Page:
Netaji Inquiry Committee: Dissentient Report of Suresh Chandra Bose (1956)


I am constrained to state at the outset that I have had to carry on my duties as Member of this Committee under great handicaps and obstructions in all possible ways, which, in my opinion, is due to the fact that I did not fall in with the opinion of my colleagues and thereby enable them to submit a unanimous report.



Shri Jawaharlal Nehru, the Prime Minister of India, was pleased to nominate me as a member of this Committee as a representative of our family. I duly accepted it, as I felt it to be my sacred duty to associate myself with an investigation into the mysteries of the alleged demise of my brother, Netaji Subhas Chandra Bose, at Taihoku in Formosa on the 18th August, 1945.

As would ordinarily be expected, I had a firm belief that this enquiry would be conducted with an impartial, just and open mind and without any preconceived or prejudiced idea or notion and without any mandate from any quarter. I regret very much to state that, in this matter, I have been sorely disappointed.

Although the closest of ties bind me with Netaji, I can assure my countrymen and, incidentally, my Government/ with all the sincerity I possess, that such relationship will not stand in any way in my impartial adjudication of this matter, and, after all, as a brother, I would be more interested than anybody else in knowing exactly what the real truth is. From my limited experience of the little judicial work I did while in Government service, I can justly claim that no considerations, whether personal, Governmental or political, have ever, by the Almighty's Grace, made me deviate from the path of truth and justice. Fortunately for me, there was never any mandate to me from the higher authorities. My experience tells me that mandate from the Government is generally conveyed only to those, who carry it out with unusual ardour and zeal. I have, accordingly, played my part as a member of this Committee to the best of my limited capabilities and strictly in keeping with my ideas and policies, as stated above.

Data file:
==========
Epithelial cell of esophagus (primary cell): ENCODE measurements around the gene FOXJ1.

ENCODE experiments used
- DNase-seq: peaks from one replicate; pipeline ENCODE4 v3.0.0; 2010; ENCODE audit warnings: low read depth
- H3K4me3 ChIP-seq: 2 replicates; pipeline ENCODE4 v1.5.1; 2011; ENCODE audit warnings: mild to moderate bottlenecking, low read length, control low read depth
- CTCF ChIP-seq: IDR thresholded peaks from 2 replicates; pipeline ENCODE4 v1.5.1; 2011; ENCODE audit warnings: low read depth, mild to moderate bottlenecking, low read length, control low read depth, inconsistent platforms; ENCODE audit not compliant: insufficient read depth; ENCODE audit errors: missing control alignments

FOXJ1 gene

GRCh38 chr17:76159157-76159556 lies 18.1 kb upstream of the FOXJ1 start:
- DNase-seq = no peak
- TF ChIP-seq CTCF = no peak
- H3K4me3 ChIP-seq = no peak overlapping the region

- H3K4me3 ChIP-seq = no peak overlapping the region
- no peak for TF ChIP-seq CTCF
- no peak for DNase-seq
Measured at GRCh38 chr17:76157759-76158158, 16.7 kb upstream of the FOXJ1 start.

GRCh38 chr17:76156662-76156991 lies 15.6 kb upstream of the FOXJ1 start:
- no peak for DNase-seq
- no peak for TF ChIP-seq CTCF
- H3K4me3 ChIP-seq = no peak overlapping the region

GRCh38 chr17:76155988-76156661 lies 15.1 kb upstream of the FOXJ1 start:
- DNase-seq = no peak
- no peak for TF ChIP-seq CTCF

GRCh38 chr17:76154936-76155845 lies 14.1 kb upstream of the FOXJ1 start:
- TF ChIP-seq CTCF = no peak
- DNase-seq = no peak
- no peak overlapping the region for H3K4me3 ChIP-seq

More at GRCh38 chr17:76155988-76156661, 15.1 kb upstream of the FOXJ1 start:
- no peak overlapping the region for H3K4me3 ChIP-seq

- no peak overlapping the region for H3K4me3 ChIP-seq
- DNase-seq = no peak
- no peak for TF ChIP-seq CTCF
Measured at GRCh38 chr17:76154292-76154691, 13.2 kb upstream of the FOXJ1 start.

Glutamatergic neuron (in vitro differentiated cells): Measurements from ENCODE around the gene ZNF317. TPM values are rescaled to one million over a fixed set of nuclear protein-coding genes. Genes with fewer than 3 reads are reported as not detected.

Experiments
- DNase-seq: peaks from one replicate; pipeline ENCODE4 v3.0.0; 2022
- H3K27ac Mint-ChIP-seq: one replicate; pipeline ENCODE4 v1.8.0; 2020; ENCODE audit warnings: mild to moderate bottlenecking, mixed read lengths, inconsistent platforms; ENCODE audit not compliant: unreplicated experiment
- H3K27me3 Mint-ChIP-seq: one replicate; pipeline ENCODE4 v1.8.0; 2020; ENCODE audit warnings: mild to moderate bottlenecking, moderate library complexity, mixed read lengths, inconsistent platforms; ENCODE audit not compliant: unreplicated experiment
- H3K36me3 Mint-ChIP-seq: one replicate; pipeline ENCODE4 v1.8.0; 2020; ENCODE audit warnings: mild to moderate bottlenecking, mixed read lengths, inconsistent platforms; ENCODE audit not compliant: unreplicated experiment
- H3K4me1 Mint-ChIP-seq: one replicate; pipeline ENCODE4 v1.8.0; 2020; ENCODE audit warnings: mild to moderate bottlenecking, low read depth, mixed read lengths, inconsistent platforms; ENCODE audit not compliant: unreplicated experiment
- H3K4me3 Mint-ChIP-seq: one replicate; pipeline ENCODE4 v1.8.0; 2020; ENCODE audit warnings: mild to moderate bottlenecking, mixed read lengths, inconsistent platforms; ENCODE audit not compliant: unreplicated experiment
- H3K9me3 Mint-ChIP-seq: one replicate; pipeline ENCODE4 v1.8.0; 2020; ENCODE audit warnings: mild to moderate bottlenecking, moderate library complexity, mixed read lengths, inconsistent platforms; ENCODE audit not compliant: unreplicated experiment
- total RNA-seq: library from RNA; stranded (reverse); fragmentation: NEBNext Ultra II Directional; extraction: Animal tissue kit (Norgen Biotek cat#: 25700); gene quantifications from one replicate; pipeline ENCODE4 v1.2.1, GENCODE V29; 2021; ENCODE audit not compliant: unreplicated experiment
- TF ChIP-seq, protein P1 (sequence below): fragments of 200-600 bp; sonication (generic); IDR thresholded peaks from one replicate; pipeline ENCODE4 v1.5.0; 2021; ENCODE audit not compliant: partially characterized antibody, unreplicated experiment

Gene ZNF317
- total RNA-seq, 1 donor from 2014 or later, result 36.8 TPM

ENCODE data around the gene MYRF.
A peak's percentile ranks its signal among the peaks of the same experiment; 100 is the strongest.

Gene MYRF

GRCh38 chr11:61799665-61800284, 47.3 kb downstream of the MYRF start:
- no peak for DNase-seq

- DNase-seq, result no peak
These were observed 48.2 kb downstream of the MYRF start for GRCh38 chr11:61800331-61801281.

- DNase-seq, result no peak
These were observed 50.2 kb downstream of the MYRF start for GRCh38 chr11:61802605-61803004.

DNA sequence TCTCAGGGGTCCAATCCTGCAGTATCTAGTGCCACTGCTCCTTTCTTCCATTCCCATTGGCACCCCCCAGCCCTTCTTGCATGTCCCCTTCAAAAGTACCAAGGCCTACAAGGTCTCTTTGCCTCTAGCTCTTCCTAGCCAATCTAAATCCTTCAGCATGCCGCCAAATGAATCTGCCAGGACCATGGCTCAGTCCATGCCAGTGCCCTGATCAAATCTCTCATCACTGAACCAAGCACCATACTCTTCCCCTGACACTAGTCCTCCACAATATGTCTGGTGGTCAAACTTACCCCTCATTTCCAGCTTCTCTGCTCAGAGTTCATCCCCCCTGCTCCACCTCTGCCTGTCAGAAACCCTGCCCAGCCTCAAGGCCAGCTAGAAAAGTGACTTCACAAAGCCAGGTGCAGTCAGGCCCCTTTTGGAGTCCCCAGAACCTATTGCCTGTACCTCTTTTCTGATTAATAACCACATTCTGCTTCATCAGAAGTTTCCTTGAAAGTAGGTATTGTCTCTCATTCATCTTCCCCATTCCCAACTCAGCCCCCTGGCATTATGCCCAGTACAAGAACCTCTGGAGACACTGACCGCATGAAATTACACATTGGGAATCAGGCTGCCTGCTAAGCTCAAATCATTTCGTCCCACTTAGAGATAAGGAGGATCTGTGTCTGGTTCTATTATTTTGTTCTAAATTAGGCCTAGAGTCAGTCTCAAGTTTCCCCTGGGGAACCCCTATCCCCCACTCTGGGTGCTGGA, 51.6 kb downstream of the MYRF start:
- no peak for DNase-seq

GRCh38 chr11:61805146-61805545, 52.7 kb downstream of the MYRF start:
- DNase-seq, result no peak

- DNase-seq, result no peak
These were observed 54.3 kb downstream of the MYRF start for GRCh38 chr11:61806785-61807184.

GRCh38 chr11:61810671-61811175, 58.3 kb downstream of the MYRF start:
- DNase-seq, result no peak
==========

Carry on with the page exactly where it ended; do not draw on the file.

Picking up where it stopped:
As members of this Committee, there is no gainsaying the fact, that it is our bounden duty to conduct this enquiry with an open and unprejudiced mind and to arrive at a just and impartial finding, as the evidence would justify and not to be influenced by any consideration whatsoever. In this matter, I am aggrieved to say there has been frustration and my colleagues, both connected with the Government, have tried their utmost to secure and to manipulate the evidence, so that it could easily conform with the Prime Minister's statements in Parliament and which is evidently the opinion of his Government and that with them, loyalty to Government has been their guiding principle and "Interest" has had the better of "Duty".

Why this enquiry?

It would be desirable and necessary to state in this connection that the Prime Minister, in reply to questions put in the Parliament by Shri H. V. Kamath, was pleased to state, "I have no doubt in my mind — I did not have it then" (in the Parliament on 5-3-1952) "and I have no doubt today of the fact of Netaji Subhas Chandra Bose's death" — "I have said that the question of Netaji Subhas Chandra Bose's death, is, I think, settled beyond doubt. There can be no enquiry about that".